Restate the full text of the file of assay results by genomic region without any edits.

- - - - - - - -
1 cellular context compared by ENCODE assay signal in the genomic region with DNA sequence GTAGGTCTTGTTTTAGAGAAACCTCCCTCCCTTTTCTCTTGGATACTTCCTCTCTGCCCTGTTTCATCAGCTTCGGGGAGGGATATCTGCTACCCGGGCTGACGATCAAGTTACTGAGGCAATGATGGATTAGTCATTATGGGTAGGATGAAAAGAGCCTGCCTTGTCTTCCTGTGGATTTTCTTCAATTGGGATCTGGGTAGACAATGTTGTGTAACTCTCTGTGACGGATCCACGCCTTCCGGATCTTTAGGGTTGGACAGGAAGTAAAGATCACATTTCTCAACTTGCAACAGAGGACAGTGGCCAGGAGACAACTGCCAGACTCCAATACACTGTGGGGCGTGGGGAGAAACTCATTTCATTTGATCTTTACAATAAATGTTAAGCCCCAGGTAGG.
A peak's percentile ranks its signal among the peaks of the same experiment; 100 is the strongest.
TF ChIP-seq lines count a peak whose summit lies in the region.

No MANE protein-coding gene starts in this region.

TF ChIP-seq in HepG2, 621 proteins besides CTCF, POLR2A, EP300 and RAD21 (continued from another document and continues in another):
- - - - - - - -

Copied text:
1 cellular context compared by ENCODE assay signal in the genomic region with DNA sequence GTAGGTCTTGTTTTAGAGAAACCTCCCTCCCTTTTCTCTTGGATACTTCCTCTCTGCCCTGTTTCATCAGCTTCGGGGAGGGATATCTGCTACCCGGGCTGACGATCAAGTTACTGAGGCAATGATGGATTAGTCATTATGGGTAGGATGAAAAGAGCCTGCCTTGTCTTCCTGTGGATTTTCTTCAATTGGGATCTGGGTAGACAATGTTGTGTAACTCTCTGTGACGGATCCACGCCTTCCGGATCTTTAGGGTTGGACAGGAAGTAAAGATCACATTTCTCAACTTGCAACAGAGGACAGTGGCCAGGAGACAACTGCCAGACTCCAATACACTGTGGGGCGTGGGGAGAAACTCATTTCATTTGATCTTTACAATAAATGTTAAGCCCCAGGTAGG.
A peak's percentile ranks its signal among the peaks of the same experiment; 100 is the strongest.
TF ChIP-seq lines count a peak whose summit lies in the region.

No MANE protein-coding gene starts in this region.

TF ChIP-seq in HepG2, 621 proteins besides CTCF, POLR2A, EP300 and RAD21 (continued from another document and continues in another):